Migration and Diasporas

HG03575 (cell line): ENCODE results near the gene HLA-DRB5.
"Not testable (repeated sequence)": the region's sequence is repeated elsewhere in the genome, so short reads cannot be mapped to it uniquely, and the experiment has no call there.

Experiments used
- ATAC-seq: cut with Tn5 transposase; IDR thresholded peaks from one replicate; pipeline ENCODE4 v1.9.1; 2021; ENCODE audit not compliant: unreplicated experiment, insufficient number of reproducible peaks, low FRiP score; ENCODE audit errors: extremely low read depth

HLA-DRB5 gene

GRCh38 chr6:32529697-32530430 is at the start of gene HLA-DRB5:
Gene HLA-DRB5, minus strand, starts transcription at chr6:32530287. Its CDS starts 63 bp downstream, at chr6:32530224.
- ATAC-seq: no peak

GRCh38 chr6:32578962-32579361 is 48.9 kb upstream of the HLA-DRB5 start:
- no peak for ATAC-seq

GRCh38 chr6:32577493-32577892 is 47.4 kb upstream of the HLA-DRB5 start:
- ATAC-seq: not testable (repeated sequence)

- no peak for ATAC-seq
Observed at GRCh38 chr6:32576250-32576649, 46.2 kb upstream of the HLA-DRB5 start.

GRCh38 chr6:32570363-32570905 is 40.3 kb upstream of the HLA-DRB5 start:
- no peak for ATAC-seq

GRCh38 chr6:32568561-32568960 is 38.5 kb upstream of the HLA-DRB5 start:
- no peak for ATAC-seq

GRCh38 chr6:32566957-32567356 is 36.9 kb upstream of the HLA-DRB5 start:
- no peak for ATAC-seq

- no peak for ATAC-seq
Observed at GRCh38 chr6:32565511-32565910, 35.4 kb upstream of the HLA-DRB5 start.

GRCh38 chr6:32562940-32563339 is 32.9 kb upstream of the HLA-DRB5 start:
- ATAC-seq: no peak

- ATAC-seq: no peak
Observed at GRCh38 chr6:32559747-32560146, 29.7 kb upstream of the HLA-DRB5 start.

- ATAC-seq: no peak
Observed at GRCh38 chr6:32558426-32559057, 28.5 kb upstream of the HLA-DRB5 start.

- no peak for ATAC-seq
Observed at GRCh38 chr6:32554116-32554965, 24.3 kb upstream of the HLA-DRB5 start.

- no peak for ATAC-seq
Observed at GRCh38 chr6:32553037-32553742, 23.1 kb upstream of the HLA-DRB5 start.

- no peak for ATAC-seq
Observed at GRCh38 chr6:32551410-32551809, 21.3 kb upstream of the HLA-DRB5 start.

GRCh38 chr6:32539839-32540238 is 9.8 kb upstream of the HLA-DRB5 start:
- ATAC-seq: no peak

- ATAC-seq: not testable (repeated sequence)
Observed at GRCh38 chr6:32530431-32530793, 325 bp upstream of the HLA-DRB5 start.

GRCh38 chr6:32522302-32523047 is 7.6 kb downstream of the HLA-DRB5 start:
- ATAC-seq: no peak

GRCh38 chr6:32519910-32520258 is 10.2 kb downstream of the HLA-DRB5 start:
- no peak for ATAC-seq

Ethnographic studies of migration and mobilities inevitably venture into emotional dimensions of migrant experience, be it the sense of dislocation and longing for home, or love and duty that frames the global care chain. However, it is only recently that scholars have placed the intersection of migration and emotion at the centre of analysis, following the ‘emotional turn’ in social sciences. Such research questions the view that emotions are mere reactions to migratory events, and rejects the dichotomisation between the ‘rational economic’ and the emotional approach to understanding mobilities. This panel seeks to contribute to this emerging field of inquiry by asking how emotional processes are mutually constitutive with migratory decisions, trajectories, outcomes and migrant identities. The contributing papers are based on ethnographies and variously examine the emotional world of transnational migrants in Asia and Europe. They collectively ask: how do emotions interact with structural forces and social, cultural and political dynamics spanning the home, host and third locations? How do subjectivities form as they cross borders, carrying shifting emotions with them? How do emotions impact the way in which migrants imagine the past, present and future?